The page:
“For example, your husband will . . . you are beaten by your husband, but you don’t have any papers. And you have children. And you want to go to the police, but your husband say, ‘Ah!’, and you can’t say anything. Or the police say where are your papers?, and they can forcibly transfer you. So you don’t go to the police about the issue of being beaten or violence at home, domestic violence. Because you’re afraid you will be forcibly transferred. You will be left without your children.”
The CAC provides a referral system for people with mental health problems, chronic diseases based on stress, the need for psycho-social support, and other physical and emotional issues all connected to the ongoing Israeli occupation.
Awad said she has lived behind a checkpoint her whole life, and regularly walks through 4 or 5 checkpoints daily from the Damascus Gate to her office, but usually is not stopped because she does not wear a head cover or veil. For many of her fellow Palestinians, the experience in the Old City and elsewhere is quite different:
“The youth, men, veiled women, et cetera, when (Israeli authorities) see clearly that a person is Palestinian, they will stop them every time. (They) check the bags. For men, (they) do a belly check, and put them on the wall. It’s very humiliating. It’s very important to keep that in mind that this situation only creates wanting vengeance, but not in a sense that, where everything is a reaction to (only these checkpoint conditions). The idea behind the protests and demonstration is the end of this occupation, the illegal occupation, that has been going on for 70 years.” 
State Department Response
A U.S. State Department official, who asked not to be referred to by name, at the Jerusalem Consul General office, to be the temporary site of the new embassy, responded via email about the relocation after this article was initially published:
“We are proud to announce that on May 14 we dedicate the new U.S. Embassy to Israel in Jerusalem. In doing so, President Trump fulfilled a major campaign promise. As the President stated in December, for the United States, recognition of Jerusalem as the capital of Israel is a recognition of reality. Seventy years ago the United States, under President Truman, recognized the State of Israel. Ever since then, Jerusalem has been the seat of the modern Israeli government. And today, after years of promises and waiting, we are fulfilling a pledge; Jerusalem is now also the home of the U.S. Embassy to Israel.”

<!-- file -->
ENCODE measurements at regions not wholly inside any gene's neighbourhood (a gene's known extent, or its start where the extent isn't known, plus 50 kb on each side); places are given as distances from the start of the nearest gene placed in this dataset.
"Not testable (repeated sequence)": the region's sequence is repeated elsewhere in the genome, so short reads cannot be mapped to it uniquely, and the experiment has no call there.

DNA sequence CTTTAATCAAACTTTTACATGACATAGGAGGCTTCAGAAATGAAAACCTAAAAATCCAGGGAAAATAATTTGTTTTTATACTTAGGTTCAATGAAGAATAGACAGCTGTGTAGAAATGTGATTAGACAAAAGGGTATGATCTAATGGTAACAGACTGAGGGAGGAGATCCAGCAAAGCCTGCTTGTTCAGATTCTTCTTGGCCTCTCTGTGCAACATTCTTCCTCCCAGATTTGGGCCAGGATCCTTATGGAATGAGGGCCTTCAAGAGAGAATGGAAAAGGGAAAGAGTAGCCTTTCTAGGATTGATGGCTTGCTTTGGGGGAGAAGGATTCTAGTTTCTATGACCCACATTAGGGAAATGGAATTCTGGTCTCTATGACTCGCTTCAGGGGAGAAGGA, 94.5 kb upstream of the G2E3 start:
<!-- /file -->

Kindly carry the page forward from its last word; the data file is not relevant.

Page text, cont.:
Perhaps trying to minimize the international controversy surrounding the unprecedented U.S. recognition of Jerusalem, the State Department official added:
“The United States continues to support the status quo with regard to the Haram al-Sharif/Temple Mount, and we are committed to continuing to respect Jordan’s special role regarding holy sites in Jerusalem. By taking the long-overdue step of moving our embassy, we are not taking a position on final status issues. We are not taking a position on the specific boundaries of Israeli sovereignty in Jerusalem nor on the resolution of contested borders. Those questions are up to the parties involved. We remain committed to advancing an agreement between the parties that leads to a lasting and comprehensive peace.”
The same State Department official also responded to my question regarding the recent omission of the occupation description:
“We have retitled the Human Rights report to refer to the commonly-used geographic names of the area the report covers: Israel, Golan, West Bank, and Gaza. That is in line with our practices generally. We also believe it is clearer and more useful for readers seeking information on human rights in those specific areas. The use of the term has not been barred, and that will be apparent on reading through the text of the report.”